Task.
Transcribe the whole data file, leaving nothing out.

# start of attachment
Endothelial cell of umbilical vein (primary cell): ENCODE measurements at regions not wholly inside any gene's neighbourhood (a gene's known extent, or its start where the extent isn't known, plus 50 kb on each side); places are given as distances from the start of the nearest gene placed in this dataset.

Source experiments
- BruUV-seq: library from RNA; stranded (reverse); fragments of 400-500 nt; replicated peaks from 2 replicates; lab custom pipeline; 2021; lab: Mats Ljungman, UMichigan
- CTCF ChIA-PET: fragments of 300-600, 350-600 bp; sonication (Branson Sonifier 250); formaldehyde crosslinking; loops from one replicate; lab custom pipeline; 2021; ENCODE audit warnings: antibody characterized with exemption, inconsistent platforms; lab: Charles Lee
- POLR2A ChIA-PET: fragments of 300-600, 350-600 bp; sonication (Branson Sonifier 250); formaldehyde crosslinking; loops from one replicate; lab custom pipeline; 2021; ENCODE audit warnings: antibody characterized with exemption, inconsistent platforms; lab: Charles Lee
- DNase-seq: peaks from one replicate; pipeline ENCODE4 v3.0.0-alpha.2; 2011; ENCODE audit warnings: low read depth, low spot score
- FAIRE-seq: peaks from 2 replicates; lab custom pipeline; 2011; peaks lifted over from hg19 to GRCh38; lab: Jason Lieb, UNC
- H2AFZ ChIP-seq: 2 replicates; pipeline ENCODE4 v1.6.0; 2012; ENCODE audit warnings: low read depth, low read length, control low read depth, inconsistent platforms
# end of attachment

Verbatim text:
Endothelial cell of umbilical vein (primary cell): ENCODE measurements at regions not wholly inside any gene's neighbourhood (a gene's known extent, or its start where the extent isn't known, plus 50 kb on each side); places are given as distances from the start of the nearest gene placed in this dataset.

Source experiments
- BruUV-seq: library from RNA; stranded (reverse); fragments of 400-500 nt; replicated peaks from 2 replicates; lab custom pipeline; 2021; lab: Mats Ljungman, UMichigan
- CTCF ChIA-PET: fragments of 300-600, 350-600 bp; sonication (Branson Sonifier 250); formaldehyde crosslinking; loops from one replicate; lab custom pipeline; 2021; ENCODE audit warnings: antibody characterized with exemption, inconsistent platforms; lab: Charles Lee
- POLR2A ChIA-PET: fragments of 300-600, 350-600 bp; sonication (Branson Sonifier 250); formaldehyde crosslinking; loops from one replicate; lab custom pipeline; 2021; ENCODE audit warnings: antibody characterized with exemption, inconsistent platforms; lab: Charles Lee
- DNase-seq: peaks from one replicate; pipeline ENCODE4 v3.0.0-alpha.2; 2011; ENCODE audit warnings: low read depth, low spot score
- FAIRE-seq: peaks from 2 replicates; lab custom pipeline; 2011; peaks lifted over from hg19 to GRCh38; lab: Jason Lieb, UNC
- H2AFZ ChIP-seq: 2 replicates; pipeline ENCODE4 v1.6.0; 2012; ENCODE audit warnings: low read depth, low read length, control low read depth, inconsistent platforms